Brick

November 22, 2011
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Brick may give its audience an unsettling start: plinky-plonky tinny music signifying something terrible has just happened, a beautiful girl with long blonde hair lying in a storm drain whilst her forlorn ex-boyfriend stares at her with penetrating puppy dog eyes, and then when the TWO DAYS EARLIER banner flashes across the screen, the groans are almost audible: “Here we go again”. Another “gritty” indie film that we must suffer through, until we end up right where we started: storm drain, dead girl, sad boyfriend. But, dear viewer, stick with it. The opening 20 minutes of Brick may obnoxiously demand your focus and attention, but after that, it’s guaranteed to reel you in and consume you, making it worthy of the “Special Jury Prize Originality of Vision, Sundance Festival”.

First time writer/director Rian Johnson claims to have been influenced by John Huston’s ‘The Maltese Falcon’ (1941). And where better to get your influence from than the first ever film noir? Johnson, however, does not directly grab the dark genre’s characteristics, but subvertly adapts them into a gripping teenage world. Instead of the lonesome solipsistic detective Sam Spade (Bogart) we have the isolated loner Brendan Frye (Joseph Gordon-Levitt. Yes, him off 3rd Rock from the Sun has gotten all grown up and broody. No more aliens on earth for this boy.). He is permanently hunched in on himself, with a constant hands-in-pocket stance and bespectacled geek-chic-thing going on.

But he is no ordinary geek – he is a geek on a mission, who still holds a scorching candle that seems to grow brighter by the minute for is ex-girlfriend Emily (Emilie de Ravin – femme fatale one. Keep count.). She fell in with the macorbe underground teenage crime ring in a desperate attempt to be accepted into their unsavoury clique of potheads, junkies and dealers but failed miserably. After a desperate phone call to Brendan, she heartlessly rejects him and later that day, Emily is dead. In order to avenge her death, Brendan frantically charges around (none of these students seem to have any homework to do) and the repeated absence of any guiding adults is glaringly evident. In fact, only two can be spotted throughout the entire movie – one of which is Richard Roundtree, the vice-principal. Though that’s no comfort, since as an authority figure, he is a corrupt and double crossing would-be leader.

The other adult is the unbelievably oblivious clucking mother of the villain – The Pin (Lukas Haas). He’s all that a noir baddy should be, and then some: he is a major drug dealer who still lives with his mummy, wears an outrageous outfit (which includes a large cane with a duck’s head for a handle). However, his most amusing scene is after Brendan has managed to get himself beaten up to within an inch of his life by the brutal yet brainless Tug (Noah Fleiss) and then meets mother who starts fussing about whether to give their guest cereal and milk or country-style apple juice.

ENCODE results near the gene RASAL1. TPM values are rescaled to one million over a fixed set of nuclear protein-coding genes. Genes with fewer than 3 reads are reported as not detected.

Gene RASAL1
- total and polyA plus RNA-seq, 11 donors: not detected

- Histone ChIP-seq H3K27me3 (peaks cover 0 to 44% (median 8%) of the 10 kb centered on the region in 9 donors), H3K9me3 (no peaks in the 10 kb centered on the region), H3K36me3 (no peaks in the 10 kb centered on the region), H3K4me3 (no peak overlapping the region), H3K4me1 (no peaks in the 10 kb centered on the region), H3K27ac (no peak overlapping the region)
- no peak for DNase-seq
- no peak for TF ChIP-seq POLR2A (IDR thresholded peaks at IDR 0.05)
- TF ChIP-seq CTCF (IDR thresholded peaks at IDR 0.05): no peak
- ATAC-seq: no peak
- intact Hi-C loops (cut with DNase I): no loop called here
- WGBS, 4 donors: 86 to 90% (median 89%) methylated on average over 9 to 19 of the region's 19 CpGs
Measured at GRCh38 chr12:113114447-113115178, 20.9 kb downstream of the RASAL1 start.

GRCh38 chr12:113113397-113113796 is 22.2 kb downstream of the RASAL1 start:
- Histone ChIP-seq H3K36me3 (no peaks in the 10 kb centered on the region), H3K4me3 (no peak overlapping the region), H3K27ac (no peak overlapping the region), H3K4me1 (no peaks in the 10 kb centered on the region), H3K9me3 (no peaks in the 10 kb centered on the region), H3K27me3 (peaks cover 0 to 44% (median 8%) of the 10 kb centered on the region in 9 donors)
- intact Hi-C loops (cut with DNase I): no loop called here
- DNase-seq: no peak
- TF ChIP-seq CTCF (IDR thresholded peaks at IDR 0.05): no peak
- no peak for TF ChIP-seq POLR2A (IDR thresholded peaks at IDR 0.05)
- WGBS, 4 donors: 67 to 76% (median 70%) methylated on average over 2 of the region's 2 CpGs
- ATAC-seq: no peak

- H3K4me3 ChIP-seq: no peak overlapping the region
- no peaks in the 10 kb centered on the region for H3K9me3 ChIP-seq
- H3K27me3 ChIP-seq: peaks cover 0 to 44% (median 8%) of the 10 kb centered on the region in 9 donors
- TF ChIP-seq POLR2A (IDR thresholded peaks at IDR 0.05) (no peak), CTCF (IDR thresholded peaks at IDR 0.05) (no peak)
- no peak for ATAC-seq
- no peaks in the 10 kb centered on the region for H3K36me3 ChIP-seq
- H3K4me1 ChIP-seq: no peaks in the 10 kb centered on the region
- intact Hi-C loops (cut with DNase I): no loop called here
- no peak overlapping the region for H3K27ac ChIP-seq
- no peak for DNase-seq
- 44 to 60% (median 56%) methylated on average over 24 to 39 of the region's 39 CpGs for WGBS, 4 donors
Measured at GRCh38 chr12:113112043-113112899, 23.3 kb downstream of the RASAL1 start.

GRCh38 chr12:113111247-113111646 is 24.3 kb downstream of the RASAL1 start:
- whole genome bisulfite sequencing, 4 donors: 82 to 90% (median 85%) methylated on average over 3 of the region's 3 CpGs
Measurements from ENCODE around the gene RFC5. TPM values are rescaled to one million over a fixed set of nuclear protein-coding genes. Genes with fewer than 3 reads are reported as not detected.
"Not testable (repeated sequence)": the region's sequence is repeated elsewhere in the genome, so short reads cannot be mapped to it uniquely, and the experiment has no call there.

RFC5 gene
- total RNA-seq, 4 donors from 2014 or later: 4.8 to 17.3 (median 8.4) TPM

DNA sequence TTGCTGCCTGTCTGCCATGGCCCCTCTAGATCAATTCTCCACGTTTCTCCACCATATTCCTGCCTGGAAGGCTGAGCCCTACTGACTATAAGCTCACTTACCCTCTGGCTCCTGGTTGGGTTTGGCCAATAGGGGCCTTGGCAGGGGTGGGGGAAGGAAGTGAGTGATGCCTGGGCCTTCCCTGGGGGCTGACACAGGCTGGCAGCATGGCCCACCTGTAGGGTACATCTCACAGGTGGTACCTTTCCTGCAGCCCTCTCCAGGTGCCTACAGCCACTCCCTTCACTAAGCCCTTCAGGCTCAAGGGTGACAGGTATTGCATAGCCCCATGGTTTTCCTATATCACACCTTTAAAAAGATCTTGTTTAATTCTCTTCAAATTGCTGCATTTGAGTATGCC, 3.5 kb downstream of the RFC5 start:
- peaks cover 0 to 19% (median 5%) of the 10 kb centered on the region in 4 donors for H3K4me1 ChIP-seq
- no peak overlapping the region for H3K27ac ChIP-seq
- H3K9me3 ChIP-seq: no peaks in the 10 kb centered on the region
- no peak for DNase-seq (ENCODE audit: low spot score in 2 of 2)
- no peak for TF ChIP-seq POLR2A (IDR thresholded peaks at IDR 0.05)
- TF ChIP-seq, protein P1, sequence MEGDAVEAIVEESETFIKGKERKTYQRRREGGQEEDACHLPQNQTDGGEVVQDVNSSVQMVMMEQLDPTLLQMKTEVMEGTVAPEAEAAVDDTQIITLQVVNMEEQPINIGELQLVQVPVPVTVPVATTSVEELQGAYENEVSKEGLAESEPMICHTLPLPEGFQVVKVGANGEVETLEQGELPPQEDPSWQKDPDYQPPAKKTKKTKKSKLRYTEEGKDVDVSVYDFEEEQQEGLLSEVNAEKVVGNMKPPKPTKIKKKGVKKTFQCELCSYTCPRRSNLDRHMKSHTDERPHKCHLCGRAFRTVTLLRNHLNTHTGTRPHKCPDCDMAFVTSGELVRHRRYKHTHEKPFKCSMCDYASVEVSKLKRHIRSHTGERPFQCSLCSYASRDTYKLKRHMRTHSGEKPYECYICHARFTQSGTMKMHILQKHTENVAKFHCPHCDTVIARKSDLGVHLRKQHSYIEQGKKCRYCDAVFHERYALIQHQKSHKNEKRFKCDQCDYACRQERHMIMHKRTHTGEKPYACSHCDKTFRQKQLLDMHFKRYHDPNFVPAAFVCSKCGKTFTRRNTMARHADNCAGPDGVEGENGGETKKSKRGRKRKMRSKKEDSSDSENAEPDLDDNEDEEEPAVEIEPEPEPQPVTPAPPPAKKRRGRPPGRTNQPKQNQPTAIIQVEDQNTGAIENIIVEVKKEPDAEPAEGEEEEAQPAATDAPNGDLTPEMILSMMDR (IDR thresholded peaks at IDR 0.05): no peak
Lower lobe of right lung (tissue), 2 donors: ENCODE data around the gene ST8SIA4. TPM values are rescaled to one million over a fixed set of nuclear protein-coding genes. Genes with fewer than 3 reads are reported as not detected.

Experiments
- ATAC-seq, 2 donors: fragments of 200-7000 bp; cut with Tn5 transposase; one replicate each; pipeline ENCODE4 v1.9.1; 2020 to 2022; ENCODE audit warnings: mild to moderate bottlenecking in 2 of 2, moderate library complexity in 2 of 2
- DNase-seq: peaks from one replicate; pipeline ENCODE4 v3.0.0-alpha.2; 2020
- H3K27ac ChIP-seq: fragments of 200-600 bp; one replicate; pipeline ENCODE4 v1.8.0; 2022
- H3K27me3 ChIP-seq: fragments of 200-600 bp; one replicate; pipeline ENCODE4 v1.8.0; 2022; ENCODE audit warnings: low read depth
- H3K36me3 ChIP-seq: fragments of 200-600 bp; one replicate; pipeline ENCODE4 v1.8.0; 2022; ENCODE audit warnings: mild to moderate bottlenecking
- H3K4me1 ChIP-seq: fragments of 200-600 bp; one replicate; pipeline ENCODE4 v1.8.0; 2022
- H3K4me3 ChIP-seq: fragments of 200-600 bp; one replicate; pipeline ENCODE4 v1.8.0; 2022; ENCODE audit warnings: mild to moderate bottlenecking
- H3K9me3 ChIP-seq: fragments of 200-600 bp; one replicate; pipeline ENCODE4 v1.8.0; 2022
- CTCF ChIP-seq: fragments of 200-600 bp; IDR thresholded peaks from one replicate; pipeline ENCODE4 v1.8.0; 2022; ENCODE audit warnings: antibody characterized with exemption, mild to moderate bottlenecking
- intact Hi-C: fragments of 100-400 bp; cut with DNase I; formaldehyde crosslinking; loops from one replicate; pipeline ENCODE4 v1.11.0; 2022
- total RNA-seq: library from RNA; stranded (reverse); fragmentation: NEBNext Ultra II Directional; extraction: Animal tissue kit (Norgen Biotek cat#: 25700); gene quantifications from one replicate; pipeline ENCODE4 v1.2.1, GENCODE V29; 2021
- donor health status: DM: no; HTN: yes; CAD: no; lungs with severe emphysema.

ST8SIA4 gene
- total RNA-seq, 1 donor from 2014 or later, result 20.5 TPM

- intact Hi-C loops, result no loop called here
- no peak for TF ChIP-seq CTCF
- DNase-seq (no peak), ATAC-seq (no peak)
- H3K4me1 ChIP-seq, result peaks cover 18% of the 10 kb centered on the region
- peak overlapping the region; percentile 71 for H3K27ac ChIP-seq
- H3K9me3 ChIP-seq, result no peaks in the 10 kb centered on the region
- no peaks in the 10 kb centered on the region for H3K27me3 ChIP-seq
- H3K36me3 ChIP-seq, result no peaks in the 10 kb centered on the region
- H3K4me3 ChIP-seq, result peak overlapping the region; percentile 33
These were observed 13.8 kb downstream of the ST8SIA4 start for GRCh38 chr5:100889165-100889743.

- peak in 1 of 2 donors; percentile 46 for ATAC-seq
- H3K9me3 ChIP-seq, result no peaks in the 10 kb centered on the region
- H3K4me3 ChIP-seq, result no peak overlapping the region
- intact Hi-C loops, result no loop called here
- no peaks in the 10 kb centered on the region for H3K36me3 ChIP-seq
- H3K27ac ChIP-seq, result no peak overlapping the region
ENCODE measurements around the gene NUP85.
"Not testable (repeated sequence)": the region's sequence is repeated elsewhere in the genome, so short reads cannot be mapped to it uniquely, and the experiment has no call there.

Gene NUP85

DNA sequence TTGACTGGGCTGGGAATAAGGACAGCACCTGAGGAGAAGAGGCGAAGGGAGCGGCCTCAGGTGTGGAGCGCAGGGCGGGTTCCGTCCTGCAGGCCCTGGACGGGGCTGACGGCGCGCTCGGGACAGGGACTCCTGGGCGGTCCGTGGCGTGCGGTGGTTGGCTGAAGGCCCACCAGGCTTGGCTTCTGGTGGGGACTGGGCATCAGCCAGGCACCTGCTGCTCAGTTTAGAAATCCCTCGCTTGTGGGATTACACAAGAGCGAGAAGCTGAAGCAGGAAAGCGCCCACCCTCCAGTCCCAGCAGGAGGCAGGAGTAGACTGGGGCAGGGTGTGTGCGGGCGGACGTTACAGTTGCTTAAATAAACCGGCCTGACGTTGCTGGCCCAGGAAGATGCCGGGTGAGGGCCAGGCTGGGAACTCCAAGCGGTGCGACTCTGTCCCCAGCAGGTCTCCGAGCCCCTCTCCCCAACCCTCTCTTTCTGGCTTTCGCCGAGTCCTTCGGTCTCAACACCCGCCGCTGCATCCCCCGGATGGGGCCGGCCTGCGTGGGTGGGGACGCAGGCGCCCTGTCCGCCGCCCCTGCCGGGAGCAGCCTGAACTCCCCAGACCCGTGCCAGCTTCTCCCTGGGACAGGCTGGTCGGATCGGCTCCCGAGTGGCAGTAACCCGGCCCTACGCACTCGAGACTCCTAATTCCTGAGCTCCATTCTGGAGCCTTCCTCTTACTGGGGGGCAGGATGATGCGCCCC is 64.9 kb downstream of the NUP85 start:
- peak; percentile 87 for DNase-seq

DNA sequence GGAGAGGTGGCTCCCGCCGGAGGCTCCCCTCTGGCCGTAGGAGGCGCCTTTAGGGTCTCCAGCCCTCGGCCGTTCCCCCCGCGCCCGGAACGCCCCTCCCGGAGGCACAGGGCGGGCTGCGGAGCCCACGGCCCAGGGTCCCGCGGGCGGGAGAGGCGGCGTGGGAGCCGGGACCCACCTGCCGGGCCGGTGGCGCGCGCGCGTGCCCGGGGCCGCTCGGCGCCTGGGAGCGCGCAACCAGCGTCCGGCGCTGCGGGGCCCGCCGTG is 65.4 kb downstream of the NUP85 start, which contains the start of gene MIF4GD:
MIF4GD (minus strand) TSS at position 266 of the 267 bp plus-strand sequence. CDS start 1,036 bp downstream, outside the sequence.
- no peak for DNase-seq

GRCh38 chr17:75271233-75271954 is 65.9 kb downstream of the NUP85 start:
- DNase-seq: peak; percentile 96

Although Johnson makes this a neo-noir, the similarities of the genre are undeniable. Brendan meets a host of teasingly terrifying characters: Dode (Noah Segan), a drug addict who was the boyfriend of Emily preceding her death; Laura (Nora Zehetner), the femme fatale (number two) of the piece who tries to help Brendan against his wishes, both agonisingly attractive and dauntingly dangerous, she tries her best to captivate Brendan in all the usual ways: sultry whispers in his ear, meaningful glances, and of course a bright red dress (danger, danger, danger!). Zehetner and Gordon-Levitt, however, don’t quite manage to find the chemistry that is necessary to make their relationship sizzle (if one is to be cruel it manages the occasional pop), Kara (Meagan Good – femme fatale number three. Told you Johnson had subverted the genre – three wonderfully wile and wicked femmes in one delicious film) and, of course, The Pin – a much thinner and stylistic version of Gutman with more hair and an even more ridiculous outfit. All these characters appear in washed out bleak colours and wide angle shots to reveal the action to the audience.

The film cannot be labelled as flawless. Its start is arguably too slow and often its dialogue is mind-bogglingly breathy, hundred-miles-an-hour cliché teen speak - only explained much later in the film by which time the words themselves have been forgotten. However, this brings its own curious charm and coupled with the claustrophobia, paranoia and isolation that purveys through the film it is comparable to the reminiscent of classics such as ‘Out of the Past’ (Jacques Tourner) and ‘Murder, My Sweet’ (Edward Dmytryk).

Johnson completely undercuts the stereotypical high school of sunny California: there are no corridors swarming with jocks and cheerleaders barging past the “lesser” people. Instead there are deserted, isolated corridors (though we do not know if this was intentional, or there was just not enough money from the estimated $500,000 budget to pay for any extras?). There are no clichés of students out on the grounds gossiping and playing sports with friends, instead we have lonesome teenagers, paranoid and secluded. The film is captivating because it works with dark and concealed reality instead of the glossy scenes we are oh-so-fed up with. The ideas of drugs, crime and teenage pregnancy are not only central to the film but also many real-life teenagers who live in conditions such as this. So unplug the phone and don’t answer the doorbell, as yes, Brick will demand your undisturbed attention right from the start. But once you get into it, there’s no going back. It’s grimy, grotesque and a film of absolute genius. Enjoy.





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